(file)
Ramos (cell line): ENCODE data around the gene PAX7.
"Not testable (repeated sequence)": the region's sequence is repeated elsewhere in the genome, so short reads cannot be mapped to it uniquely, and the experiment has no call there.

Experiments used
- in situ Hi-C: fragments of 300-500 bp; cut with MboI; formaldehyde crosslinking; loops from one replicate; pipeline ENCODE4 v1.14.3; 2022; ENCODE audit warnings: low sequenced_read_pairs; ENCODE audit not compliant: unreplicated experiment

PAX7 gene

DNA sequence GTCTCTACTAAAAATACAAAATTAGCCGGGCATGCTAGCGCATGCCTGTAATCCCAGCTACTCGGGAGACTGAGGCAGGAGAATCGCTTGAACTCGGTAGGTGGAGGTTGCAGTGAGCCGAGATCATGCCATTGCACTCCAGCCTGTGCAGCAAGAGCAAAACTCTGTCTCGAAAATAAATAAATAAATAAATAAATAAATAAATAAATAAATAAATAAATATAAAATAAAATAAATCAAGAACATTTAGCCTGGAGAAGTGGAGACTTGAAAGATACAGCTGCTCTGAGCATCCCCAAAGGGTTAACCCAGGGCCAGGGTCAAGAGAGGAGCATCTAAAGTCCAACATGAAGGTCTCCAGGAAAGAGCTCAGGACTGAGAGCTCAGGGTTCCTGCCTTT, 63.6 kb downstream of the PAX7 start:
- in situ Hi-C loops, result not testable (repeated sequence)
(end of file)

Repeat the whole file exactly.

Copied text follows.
Ramos (cell line): ENCODE data around the gene PAX7.
"Not testable (repeated sequence)": the region's sequence is repeated elsewhere in the genome, so short reads cannot be mapped to it uniquely, and the experiment has no call there.

Experiments used
- in situ Hi-C: fragments of 300-500 bp; cut with MboI; formaldehyde crosslinking; loops from one replicate; pipeline ENCODE4 v1.14.3; 2022; ENCODE audit warnings: low sequenced_read_pairs; ENCODE audit not compliant: unreplicated experiment

PAX7 gene

DNA sequence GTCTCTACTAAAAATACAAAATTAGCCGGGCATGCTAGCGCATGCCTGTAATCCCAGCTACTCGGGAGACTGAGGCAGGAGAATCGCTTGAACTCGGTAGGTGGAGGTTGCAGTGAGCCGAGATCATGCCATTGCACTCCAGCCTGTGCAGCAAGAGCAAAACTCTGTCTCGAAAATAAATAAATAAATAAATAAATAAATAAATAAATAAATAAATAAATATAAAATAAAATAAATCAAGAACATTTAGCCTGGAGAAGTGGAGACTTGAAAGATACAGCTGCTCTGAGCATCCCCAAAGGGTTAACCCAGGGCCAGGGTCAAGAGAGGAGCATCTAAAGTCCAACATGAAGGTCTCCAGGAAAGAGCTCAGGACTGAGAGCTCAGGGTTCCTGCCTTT, 63.6 kb downstream of the PAX7 start:
- in situ Hi-C loops, result not testable (repeated sequence)